by Christie Tavera
Texas A&M Agrilife Extension has teamed up with Harlandale ISD’s Homer W. Schulze Elementary School for the “Learn, Grow, Eat & Go” program, an interactive classroom-to-garden experience.
The LGEG program is a new research and evidence-based curriculum project. Their mission is to grow good kids through an interdisciplinary program that combines academic achievement, gardening, nutrient-dense food experiences, physical activity and school and family engagement, according to their website.
Schulze Elementary kicked-off their program Feb. 8 at their garden spot located in the school’s central courtyard. Two classes of 3rd grade students gathered around Angie Gutierrez, or “Miss Angie,” County Extension Agent for Family Consumer Science to learn how to start their school garden.
First, Miss Angie explained how they would tend to the soil. Cupping her hand like a huge claw, she showed them how to scoop the soil, then explained the importance of fertilizer as food for the cauliflower, broccoli, onions and potatoes they would be planting . Once the kids had a good understanding, the Agrilife staff and the teachers organized the students around the larger white-stoned, raised garden bed.
Harlandale ISD Superintendent, Rey Madrigal and Bexar County Commissioner Sergio “Chico” Rodriguez joined the students as they learned to till the soil using small cultivator garden tools, and how to spread the fertilizer around the garden bed.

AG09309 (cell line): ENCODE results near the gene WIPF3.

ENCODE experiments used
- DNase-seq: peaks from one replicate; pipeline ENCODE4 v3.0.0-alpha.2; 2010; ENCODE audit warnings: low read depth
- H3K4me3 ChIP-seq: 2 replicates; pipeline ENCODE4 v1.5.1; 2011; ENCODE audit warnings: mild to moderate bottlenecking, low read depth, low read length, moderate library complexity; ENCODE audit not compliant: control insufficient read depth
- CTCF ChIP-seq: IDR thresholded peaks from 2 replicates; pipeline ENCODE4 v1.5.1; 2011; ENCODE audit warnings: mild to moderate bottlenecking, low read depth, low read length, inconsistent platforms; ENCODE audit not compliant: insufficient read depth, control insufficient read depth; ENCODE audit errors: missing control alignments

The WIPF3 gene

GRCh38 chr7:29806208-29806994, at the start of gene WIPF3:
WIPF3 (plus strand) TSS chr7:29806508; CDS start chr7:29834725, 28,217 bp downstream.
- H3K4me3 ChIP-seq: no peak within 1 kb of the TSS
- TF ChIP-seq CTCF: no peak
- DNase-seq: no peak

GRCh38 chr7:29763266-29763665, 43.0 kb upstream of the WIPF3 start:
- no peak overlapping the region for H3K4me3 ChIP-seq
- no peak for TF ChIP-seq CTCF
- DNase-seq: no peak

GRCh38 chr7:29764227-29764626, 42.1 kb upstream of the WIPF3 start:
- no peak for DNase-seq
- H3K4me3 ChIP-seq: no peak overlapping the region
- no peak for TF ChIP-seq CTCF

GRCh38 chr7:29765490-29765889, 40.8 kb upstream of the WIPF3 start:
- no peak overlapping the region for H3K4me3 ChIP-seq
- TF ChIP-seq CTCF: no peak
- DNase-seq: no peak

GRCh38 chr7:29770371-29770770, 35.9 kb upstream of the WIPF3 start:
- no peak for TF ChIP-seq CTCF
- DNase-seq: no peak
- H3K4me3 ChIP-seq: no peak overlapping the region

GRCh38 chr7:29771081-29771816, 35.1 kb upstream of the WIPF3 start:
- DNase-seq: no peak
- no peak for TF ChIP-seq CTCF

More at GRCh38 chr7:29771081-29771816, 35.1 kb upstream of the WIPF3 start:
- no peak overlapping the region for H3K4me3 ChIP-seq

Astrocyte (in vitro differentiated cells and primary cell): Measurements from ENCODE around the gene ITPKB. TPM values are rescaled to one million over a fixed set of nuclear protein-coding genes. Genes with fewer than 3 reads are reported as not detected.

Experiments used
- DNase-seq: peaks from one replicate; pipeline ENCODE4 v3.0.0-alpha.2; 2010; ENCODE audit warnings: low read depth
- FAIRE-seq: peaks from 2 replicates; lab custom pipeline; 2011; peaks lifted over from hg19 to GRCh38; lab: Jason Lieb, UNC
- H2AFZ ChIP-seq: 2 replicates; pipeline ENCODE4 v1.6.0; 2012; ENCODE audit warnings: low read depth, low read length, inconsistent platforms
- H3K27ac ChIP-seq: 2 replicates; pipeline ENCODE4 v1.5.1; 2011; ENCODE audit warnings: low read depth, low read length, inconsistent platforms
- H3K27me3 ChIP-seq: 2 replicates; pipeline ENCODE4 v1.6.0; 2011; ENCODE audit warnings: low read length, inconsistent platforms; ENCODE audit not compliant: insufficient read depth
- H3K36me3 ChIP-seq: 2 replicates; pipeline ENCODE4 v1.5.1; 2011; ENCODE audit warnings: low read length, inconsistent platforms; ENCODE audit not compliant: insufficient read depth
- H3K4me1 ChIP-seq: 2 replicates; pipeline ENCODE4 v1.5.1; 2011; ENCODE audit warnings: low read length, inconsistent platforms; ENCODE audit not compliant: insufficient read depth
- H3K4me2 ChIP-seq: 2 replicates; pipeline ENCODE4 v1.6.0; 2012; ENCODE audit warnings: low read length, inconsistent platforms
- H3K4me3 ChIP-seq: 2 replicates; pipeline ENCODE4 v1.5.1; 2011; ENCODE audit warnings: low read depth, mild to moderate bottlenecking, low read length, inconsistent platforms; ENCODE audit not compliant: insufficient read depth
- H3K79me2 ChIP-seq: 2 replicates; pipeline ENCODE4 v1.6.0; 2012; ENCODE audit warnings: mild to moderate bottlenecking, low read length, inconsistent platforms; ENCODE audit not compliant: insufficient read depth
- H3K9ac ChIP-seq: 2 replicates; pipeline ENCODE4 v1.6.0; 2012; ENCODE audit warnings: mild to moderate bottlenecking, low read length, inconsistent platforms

Opposite the main bed, there were smaller brown garden boxes where the students planted herbs, including rosemary, dill, and mint. After they had finished planting, each student took turns watering their newly planted gardens.
“To be touching the earth and experiencing the earth is an exciting experience for them,” said Andriana Aguilar-LaPoint, one of the teachers leading her class in this 10-week program.
Students will not only receive the hands-on gardening experience. Within the program curriculum are three kits Agrilife provides to the teachers. They include a nutrition kit with recipes and tools like measuring cups, bowls and other kitchen utensils for food preparation.
The Junior Master Gardener kit provides nutritional information and other instruction for classroom discussion. The last kit is called Walk Across Texas and is packed with items like hula hoops, cones and balls to teach the kids the importance of physical activity.
Students also receive a folder with the recipes they prepare in the classroom as well as nutritional information they can take home to share with their families.
Debra Hernandez-Moreno, one of the mothers in attendance for Wednesday’s garden party said, “I’m learning something along with them.”
Agrilife partners with 21 st Century funded schools, or schools with a lower income student population. They currently work with two other SAISD schools and are working to launch the program in other local San Antonio schools and districts.
“The thing I admire the most about this program is that it gives kids the opportunity to try things they normally wouldn’t try,” said Principal Sylvia Tovar. Tovar gave an example of one child relating rosemary back to the 2007 Disney/Pixar movie Ratatouille.
For more information on the Learn, Grow, Eat & Go program, visit jmgkids.us or contact the local Texas A&M Agrilife Extension office at 210-631-0400.